Gibson saved his best for the postseason. In the third inning of Game 1 of the playoffs, with the Tigers leading Kansas City 2-0, he made a game-saving, final-out circus catch of Brett's bases-loaded line drive to rightfield. Brett said he thought Gibson was "crazy" to even try for the ball. For the playoffs, Gibson hit .417 and was voted the Most Valuable Player. In the Series he hit .333 with two homers and seven RBIs.
The Series-clinching homer off Gossage was his second of the game, and it came off a pitcher Gibson had always had trouble hitting. There was one out at the time, and first base was open. Had Gossage not been so confident of his ability to handle Gibson, normal baseball tactics would have dictated an intentional walk. San Diego manager Dick Williams trotted out to the mound to discuss just such a possibility with his pitcher. "He said he'd had good success with him," said Williams, "and I said O.K." Tiger manager Sparky Anderson was so convinced his slugger would be walked, he held up four fingers. Gibson, in turn, held up 10 for Sparky. "I'm betting him $10 they're not gonna walk me. I'm gonna hit one out," he said. "Put the game on the line and stick me up there. I knew I could do it." He did.
Tiger fans had waited four full seasons for this Kirk Gibson to show up. Here is a man who was, in fact, a star before he'd played an inning. At Michigan State, where he was a speedy, hard-nosed wide receiver, he set school records with 112 receptions for 2,347 yards and 24 TDs. "There is no doubt in my mind, he'd have been All-Pro," says his college coach, Darryl Rogers, who is now at Arizona State. "In 20 years, he's as good a talent as I've coached."
It was actually Rogers who persuaded Gibson, a three-sport star at Waterford Kettering High School, to go out for baseball in his junior year at MSU. Says Rogers, "I told him we didn't need him in spring practice and that he should find out how good he was in baseball." In his one season, Gibson batted .390, hit 16 homers, stole 21 bases in 22 attempts and drove in 52 runs in 48 games. The Tigers made him their first choice in the 1978 draft, and to the bewilderment of NFL scouts, he signed right away.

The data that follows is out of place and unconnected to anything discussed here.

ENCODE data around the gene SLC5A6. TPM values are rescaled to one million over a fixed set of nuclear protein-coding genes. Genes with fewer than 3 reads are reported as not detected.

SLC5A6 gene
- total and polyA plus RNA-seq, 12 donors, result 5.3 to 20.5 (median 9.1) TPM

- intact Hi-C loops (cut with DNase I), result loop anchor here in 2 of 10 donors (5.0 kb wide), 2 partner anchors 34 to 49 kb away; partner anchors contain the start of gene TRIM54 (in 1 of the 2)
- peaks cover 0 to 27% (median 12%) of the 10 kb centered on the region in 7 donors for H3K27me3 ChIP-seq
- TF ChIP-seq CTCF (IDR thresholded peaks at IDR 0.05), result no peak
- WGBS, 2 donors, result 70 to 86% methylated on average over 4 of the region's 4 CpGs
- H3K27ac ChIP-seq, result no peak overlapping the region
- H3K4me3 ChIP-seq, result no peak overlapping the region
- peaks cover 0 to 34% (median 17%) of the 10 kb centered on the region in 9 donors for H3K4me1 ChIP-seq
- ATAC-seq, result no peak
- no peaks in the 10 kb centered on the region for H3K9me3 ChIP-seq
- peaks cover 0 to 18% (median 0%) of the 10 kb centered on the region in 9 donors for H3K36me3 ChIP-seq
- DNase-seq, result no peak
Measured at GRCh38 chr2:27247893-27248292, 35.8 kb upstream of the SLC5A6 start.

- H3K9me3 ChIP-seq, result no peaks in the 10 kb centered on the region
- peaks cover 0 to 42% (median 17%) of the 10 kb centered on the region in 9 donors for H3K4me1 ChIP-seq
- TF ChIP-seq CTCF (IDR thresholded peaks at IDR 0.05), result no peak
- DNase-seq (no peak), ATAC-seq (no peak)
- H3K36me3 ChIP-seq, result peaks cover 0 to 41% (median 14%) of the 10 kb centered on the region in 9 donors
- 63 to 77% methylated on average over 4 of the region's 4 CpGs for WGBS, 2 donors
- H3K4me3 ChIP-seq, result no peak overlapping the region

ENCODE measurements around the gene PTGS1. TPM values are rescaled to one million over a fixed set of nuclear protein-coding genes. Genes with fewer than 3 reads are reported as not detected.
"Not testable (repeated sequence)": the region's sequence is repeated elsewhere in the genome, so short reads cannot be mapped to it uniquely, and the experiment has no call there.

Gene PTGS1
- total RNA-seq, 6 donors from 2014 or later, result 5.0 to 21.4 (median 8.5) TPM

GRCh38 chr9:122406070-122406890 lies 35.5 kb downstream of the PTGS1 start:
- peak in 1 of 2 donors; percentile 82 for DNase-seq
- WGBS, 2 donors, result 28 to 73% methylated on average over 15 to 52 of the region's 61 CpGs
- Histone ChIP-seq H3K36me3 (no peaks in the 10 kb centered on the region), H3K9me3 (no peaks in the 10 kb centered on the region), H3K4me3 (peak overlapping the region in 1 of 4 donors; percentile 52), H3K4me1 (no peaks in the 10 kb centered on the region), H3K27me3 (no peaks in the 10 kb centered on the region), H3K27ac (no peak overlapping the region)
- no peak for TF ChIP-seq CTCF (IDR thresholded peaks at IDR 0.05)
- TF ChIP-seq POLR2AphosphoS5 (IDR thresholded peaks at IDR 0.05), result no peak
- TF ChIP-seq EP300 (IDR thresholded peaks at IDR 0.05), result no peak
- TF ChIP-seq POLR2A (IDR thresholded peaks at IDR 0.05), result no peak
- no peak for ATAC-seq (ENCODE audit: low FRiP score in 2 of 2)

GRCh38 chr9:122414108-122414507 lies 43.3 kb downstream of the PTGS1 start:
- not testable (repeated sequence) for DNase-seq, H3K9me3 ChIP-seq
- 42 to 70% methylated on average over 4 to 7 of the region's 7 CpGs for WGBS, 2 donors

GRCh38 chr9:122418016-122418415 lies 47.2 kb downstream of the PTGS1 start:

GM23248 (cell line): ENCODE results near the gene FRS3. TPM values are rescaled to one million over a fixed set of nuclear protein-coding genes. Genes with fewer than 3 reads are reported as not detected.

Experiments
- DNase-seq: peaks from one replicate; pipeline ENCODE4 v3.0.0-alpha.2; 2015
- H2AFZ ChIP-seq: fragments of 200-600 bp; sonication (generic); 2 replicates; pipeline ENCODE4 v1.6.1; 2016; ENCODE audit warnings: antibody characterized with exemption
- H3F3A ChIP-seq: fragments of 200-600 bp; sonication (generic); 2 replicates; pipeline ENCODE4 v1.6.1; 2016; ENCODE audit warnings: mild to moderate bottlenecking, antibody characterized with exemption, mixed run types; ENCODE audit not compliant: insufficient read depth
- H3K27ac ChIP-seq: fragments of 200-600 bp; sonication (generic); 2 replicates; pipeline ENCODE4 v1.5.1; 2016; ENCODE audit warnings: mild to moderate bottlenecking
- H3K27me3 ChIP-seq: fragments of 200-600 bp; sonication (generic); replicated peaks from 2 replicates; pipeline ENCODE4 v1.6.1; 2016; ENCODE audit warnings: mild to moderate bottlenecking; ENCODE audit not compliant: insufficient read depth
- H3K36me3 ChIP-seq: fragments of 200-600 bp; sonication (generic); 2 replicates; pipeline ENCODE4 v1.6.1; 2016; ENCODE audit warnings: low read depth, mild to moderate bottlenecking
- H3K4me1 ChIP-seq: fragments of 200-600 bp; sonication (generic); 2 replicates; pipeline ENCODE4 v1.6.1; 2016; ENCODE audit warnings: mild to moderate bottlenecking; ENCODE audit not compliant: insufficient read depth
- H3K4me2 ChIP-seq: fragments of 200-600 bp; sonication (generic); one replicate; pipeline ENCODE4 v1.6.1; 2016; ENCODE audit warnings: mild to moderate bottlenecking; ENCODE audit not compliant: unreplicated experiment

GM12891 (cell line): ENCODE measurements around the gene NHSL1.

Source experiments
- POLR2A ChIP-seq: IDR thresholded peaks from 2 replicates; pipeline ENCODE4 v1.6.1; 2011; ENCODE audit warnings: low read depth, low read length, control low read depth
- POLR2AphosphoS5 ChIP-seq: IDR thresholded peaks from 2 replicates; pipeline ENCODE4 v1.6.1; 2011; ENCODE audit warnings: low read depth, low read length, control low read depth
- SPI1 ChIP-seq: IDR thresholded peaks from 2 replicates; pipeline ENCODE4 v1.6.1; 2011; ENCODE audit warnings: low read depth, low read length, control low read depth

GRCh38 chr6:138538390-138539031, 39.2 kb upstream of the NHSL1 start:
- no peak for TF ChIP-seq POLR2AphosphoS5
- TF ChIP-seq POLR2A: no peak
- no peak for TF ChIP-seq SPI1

That even surprised Gibson. "When I went out for baseball," he says, "all I wanted to do was increase my leverage for football." But the chance of a longer career at a higher salary appealed to him. The Tigers signed him to a $180,000 bonus, which included his salary for two years in the minor leagues. But there was a catch: Gibson insisted on playing football his senior year at MSU, and the Tigers held their breath. They took out an insurance policy on him, which Tiger president Jim Campbell says, "wasn't worth a damn. They'd have had to bring him home in a basket for it to pay off." Though Gibson had committed himself to a baseball career, the NFL's St. Louis Cardinals drafted him on the seventh round in 1979. Their thinking probably was: "If he can't hit the curveball, maybe...."
Gibson took a hurry-up baseball course at Lakeland, Fla. and Evansville, Ind. in the minors, striking out approximately once in every three at bats. Still, he hit .240 and .245, and in 1980 joined the Tigers as the most famous rookie in baseball. Asked what type of player the newcomer was, Anderson, to his and Gibson's eternal regret, compared his speed and power with Mickey Mantle's. "I was trying to draw a picture of him," Anderson says now, apologetically. "He could hit the ball so far and run so fast. Well, that statement just took off. I was wrong to say it." The new Mickey Mantle played only 51 games his rookie year, bowing out in June with a cartilage tear in his left (throwing hand) wrist. In '81, the strike season, he hit .328 in 83 games and led the league with a .375 average in the second half, hitting safely in 41 of 49 games. The Mantle comparison looked better. But in '82, Gibson had injuries to a knee, calf and wrist, and he suffered from a stomach ailment. He played in only 69 games, and his average dropped to .278. Then came 1983. "How long are you going to say he has potential?" asked Reggie Jackson after that catastrophic season. "Someday he's going to run out of it."
Gibson is having a beer in Galligan's, a bar-restaurant popular with Detroit's young professionals, when he is approached by a saucy-looking brunette. He is, as usual, dressed in sweater and jeans, and his manner, distant and forbidding, would seem to repel rather than attract strangers. But the young woman is undeterred.
"You're Kirk Gibson, aren't you?"
Gibson looks up wearily. "Right."
"Can I give you a kiss?"